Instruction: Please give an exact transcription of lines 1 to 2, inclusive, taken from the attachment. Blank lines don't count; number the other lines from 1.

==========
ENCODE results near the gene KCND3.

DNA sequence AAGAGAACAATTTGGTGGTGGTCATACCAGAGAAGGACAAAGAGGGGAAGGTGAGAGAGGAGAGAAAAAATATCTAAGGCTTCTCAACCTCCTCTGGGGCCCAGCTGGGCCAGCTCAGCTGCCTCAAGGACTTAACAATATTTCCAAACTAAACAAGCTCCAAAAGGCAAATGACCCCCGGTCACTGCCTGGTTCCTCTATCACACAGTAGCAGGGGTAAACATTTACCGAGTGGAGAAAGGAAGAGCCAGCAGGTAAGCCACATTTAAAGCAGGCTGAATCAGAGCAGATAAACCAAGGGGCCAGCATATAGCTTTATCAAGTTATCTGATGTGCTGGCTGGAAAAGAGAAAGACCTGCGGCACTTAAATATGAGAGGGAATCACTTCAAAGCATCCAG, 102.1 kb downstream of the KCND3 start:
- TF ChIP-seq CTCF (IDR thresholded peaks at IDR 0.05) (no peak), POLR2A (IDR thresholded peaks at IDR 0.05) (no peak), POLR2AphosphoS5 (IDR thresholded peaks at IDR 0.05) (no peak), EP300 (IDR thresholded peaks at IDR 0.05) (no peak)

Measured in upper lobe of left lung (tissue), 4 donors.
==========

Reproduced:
ENCODE results near the gene KCND3.

DNA sequence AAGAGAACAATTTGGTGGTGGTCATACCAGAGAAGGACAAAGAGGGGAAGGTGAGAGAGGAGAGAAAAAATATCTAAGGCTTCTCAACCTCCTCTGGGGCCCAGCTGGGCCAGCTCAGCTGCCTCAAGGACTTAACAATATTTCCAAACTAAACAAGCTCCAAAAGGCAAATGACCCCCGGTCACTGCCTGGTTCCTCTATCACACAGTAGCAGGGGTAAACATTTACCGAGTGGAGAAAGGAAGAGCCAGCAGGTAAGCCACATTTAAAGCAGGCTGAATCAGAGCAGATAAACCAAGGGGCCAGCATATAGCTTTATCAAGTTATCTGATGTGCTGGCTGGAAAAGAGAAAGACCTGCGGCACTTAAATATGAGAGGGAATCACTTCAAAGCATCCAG, 102.1 kb downstream of the KCND3 start: